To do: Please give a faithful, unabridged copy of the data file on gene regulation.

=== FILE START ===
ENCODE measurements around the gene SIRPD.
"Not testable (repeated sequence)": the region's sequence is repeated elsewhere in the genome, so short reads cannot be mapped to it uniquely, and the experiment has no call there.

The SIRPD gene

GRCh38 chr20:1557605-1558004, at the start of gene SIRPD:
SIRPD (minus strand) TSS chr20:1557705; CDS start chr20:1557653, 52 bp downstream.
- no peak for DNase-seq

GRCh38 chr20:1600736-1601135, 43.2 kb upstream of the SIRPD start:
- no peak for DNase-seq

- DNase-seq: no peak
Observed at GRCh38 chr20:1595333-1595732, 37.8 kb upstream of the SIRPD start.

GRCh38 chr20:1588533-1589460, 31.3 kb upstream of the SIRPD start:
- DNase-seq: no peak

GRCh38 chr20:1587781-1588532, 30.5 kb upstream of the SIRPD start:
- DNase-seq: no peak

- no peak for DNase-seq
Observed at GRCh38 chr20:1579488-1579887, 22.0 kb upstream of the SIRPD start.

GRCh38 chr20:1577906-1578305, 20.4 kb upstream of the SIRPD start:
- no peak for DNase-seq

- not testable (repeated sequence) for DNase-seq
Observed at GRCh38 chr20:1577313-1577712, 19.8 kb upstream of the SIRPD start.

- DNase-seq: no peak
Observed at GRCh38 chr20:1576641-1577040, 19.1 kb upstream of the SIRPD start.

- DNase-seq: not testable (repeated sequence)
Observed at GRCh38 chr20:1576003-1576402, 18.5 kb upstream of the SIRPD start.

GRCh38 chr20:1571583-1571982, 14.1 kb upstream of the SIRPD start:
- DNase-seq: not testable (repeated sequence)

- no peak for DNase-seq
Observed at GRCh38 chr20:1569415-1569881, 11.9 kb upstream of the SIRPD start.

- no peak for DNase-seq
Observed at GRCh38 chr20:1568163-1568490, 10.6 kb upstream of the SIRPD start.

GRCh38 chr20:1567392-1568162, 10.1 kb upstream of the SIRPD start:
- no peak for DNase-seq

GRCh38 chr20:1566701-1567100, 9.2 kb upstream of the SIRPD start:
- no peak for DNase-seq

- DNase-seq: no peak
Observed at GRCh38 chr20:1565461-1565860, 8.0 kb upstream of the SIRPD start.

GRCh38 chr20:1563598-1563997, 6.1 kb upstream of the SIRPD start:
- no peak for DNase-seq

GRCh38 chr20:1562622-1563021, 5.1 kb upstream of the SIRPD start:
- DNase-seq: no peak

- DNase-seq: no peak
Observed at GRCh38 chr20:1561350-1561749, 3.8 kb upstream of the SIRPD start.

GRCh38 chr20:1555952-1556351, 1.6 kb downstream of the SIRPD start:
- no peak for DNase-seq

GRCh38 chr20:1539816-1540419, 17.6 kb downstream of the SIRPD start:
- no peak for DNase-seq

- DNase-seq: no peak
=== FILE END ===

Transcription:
ENCODE measurements around the gene SIRPD.
"Not testable (repeated sequence)": the region's sequence is repeated elsewhere in the genome, so short reads cannot be mapped to it uniquely, and the experiment has no call there.

The SIRPD gene

GRCh38 chr20:1557605-1558004, at the start of gene SIRPD:
SIRPD (minus strand) TSS chr20:1557705; CDS start chr20:1557653, 52 bp downstream.
- no peak for DNase-seq

GRCh38 chr20:1600736-1601135, 43.2 kb upstream of the SIRPD start:
- no peak for DNase-seq

- DNase-seq: no peak
Observed at GRCh38 chr20:1595333-1595732, 37.8 kb upstream of the SIRPD start.

GRCh38 chr20:1588533-1589460, 31.3 kb upstream of the SIRPD start:
- DNase-seq: no peak

GRCh38 chr20:1587781-1588532, 30.5 kb upstream of the SIRPD start:
- DNase-seq: no peak

- no peak for DNase-seq
Observed at GRCh38 chr20:1579488-1579887, 22.0 kb upstream of the SIRPD start.

GRCh38 chr20:1577906-1578305, 20.4 kb upstream of the SIRPD start:
- no peak for DNase-seq

- not testable (repeated sequence) for DNase-seq
Observed at GRCh38 chr20:1577313-1577712, 19.8 kb upstream of the SIRPD start.

- DNase-seq: no peak
Observed at GRCh38 chr20:1576641-1577040, 19.1 kb upstream of the SIRPD start.

- DNase-seq: not testable (repeated sequence)
Observed at GRCh38 chr20:1576003-1576402, 18.5 kb upstream of the SIRPD start.

GRCh38 chr20:1571583-1571982, 14.1 kb upstream of the SIRPD start:
- DNase-seq: not testable (repeated sequence)

- no peak for DNase-seq
Observed at GRCh38 chr20:1569415-1569881, 11.9 kb upstream of the SIRPD start.

- no peak for DNase-seq
Observed at GRCh38 chr20:1568163-1568490, 10.6 kb upstream of the SIRPD start.

GRCh38 chr20:1567392-1568162, 10.1 kb upstream of the SIRPD start:
- no peak for DNase-seq

GRCh38 chr20:1566701-1567100, 9.2 kb upstream of the SIRPD start:
- no peak for DNase-seq

- DNase-seq: no peak
Observed at GRCh38 chr20:1565461-1565860, 8.0 kb upstream of the SIRPD start.

GRCh38 chr20:1563598-1563997, 6.1 kb upstream of the SIRPD start:
- no peak for DNase-seq

GRCh38 chr20:1562622-1563021, 5.1 kb upstream of the SIRPD start:
- DNase-seq: no peak

- DNase-seq: no peak
Observed at GRCh38 chr20:1561350-1561749, 3.8 kb upstream of the SIRPD start.

GRCh38 chr20:1555952-1556351, 1.6 kb downstream of the SIRPD start:
- no peak for DNase-seq

GRCh38 chr20:1539816-1540419, 17.6 kb downstream of the SIRPD start:
- no peak for DNase-seq

- DNase-seq: no peak